Do I Need to Ground my Tracer Wire?
Do I Need to Ground my Tracer Wire? The short answer? Yes. A properly grounded tracer wire system is critical in establishing a complete electrical circuit needed for line tracing and accurate detection of underground utilities. Utility damages in the U.S. are significantly rising, and an untraceable system is at the highest risk for damage.
What happens if my tracer wire is not grounded?
Without grounding tracer wire with ground rods, the locate signal will not travel down the line. One of the main reasons that utility locators cannot locate previously installed tracer wire is because the tracer wire improperly terminates without going to ground. For example, at a hydrant or in a valve box or manhole, if the tracer wire is not properly grounded, the AC current will not be pulled down the wire, so the proper circuit will not exist. Thus, a locatable signal cannot exist.
What happens when my tracer wire is grounded?
When a tracer wire system is properly grounded, it can be fully energized, and accurate detection is possible. The principles of locating require a complete electrical circuit, through a traceable system, for a locatable signal to exist. For a complete circuit to exist, a low voltage current travels from the transmitter through the red connective lead which is attached to a tracer wire access point. The tracer wire acts as a conductor and carries the electrical current to the ground. Moist soil provides the return path for the signal to a temporary ground near the transmitter. The signal travels through the temporary ground and back to the transmitter through the black conductive lead. A complete circuit has been created, and the line is now locatable.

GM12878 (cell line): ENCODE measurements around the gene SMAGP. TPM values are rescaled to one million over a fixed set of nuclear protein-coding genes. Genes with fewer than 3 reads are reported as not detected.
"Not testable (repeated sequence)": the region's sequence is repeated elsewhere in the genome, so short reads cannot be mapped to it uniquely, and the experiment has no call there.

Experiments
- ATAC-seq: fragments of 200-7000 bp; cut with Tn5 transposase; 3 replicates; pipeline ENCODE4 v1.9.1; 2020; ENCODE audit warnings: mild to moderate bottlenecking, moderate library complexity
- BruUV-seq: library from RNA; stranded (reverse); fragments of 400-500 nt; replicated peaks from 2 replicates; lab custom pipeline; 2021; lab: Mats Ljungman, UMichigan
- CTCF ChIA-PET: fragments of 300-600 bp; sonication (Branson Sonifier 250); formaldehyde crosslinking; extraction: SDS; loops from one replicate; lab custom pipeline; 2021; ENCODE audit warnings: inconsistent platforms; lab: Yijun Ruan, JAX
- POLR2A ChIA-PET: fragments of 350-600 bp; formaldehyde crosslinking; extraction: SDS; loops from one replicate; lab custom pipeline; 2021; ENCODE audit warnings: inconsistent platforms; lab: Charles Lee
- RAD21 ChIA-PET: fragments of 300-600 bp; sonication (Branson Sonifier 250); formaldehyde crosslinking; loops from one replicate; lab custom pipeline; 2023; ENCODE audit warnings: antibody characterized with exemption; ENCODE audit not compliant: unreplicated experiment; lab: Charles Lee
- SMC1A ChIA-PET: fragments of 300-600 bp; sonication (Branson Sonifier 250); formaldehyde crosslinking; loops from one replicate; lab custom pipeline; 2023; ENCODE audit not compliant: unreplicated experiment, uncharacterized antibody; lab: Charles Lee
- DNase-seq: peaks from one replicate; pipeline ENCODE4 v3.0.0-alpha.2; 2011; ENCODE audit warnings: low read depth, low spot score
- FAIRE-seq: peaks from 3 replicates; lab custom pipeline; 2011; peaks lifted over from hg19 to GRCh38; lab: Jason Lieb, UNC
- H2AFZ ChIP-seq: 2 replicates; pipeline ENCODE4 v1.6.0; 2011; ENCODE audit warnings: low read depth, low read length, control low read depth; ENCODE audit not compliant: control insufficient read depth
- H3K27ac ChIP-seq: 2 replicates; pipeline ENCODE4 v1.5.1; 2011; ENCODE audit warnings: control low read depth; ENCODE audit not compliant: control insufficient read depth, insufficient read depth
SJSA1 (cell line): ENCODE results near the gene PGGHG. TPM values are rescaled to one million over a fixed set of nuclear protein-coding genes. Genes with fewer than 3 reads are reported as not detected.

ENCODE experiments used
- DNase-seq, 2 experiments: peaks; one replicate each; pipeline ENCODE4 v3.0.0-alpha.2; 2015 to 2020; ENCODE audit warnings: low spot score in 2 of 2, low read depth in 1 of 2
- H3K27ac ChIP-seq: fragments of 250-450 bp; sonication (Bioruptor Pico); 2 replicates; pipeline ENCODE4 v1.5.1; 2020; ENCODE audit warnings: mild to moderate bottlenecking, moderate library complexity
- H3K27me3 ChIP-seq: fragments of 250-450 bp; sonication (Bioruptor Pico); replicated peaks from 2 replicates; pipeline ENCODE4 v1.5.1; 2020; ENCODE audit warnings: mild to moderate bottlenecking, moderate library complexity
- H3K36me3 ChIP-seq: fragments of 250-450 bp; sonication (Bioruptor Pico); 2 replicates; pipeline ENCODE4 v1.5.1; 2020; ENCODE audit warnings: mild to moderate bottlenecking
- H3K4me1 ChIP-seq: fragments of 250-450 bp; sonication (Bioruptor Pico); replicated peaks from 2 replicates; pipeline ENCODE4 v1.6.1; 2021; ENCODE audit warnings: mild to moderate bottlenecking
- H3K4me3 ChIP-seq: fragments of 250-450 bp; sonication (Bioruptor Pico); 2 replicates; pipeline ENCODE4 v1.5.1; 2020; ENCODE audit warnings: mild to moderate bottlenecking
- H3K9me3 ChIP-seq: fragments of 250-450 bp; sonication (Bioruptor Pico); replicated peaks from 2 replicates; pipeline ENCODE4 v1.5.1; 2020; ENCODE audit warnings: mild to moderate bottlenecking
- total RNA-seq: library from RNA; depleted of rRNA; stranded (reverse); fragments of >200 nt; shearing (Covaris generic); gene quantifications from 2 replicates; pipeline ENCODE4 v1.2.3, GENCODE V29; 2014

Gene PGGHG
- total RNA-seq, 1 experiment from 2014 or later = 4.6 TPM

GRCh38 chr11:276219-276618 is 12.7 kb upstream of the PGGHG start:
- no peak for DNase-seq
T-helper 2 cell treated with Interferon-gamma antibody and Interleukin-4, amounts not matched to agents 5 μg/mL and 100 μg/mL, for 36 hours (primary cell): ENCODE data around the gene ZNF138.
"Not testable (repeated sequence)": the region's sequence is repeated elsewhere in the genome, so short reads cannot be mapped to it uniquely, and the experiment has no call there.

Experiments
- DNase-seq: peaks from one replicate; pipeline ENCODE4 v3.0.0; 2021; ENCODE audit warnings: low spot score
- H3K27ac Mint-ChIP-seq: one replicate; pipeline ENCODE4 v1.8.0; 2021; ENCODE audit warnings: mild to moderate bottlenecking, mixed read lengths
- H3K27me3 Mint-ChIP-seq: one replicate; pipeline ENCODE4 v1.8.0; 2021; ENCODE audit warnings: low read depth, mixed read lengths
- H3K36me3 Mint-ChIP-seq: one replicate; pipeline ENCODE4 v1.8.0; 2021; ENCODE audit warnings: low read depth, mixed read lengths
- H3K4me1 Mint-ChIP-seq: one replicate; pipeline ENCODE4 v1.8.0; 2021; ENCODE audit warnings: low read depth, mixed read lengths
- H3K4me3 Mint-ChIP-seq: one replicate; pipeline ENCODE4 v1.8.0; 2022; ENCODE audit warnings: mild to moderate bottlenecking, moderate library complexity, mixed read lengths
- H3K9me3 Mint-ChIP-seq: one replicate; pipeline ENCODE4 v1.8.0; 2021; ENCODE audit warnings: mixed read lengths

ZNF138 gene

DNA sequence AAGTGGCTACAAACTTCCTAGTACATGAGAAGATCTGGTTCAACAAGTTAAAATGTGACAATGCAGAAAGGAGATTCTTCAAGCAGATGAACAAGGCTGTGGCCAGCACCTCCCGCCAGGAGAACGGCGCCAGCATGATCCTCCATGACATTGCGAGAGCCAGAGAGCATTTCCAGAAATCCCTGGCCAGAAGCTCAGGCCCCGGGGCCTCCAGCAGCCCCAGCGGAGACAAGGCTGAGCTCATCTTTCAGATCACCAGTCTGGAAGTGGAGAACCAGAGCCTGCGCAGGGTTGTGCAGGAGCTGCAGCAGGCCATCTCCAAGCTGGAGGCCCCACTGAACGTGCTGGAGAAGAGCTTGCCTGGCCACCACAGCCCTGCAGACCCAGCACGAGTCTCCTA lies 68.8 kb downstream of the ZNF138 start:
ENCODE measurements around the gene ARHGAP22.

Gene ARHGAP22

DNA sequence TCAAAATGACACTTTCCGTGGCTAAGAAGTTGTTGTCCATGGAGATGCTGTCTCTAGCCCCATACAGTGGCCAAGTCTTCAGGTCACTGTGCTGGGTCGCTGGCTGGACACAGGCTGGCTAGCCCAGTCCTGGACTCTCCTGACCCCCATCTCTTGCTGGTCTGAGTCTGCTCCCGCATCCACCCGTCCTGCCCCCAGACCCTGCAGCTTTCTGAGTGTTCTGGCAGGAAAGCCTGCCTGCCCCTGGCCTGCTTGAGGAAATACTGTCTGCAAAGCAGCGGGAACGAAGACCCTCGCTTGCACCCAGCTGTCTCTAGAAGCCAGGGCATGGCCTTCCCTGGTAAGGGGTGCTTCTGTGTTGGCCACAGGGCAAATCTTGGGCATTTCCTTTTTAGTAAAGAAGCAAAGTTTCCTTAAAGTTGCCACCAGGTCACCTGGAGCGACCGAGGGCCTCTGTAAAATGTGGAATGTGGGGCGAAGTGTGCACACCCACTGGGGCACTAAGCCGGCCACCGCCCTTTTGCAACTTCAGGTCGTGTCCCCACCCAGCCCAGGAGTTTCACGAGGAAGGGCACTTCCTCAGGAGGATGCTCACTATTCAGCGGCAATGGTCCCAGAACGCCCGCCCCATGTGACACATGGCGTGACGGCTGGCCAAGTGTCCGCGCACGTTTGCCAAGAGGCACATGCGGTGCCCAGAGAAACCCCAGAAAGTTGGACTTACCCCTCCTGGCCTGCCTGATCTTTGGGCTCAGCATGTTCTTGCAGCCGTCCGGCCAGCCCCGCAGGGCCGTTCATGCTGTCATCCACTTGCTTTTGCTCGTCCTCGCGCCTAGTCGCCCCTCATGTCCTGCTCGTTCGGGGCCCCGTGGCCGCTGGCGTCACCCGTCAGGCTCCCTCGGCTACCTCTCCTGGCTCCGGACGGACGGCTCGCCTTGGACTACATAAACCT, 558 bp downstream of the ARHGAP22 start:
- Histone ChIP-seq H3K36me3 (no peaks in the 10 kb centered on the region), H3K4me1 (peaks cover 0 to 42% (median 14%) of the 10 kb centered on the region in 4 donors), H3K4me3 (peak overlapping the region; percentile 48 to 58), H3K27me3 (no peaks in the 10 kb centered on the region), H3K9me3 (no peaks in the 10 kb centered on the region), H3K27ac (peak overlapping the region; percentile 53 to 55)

How do I properly ground my tracer wire?
The best way to ground a tracer wire system is to install a 1.5 lb. drive-in magnesium ground rod and an access point at each tracer wire dead end. An access point will protect the wire and provide a direct connection point for a utility locate transmitter to connect to the tracer wire. It also provides a connection point for the ground rod wire and allows the ground connection to be turned on and off, allowing you to control the signal on the target line.
Be sure to select an access point with two or more terminals that provide interruptible connection between the tracer wire and ground wire. Examples include the SnakePit® or Cobra™ access points provided by Copperhead Industries.
In short, it’s critically important to ground a tracer wire system so that the electrical current is pulled along the target line, and underground assets can be located. Accurate location can help prevent costly utility damage and needless hassle.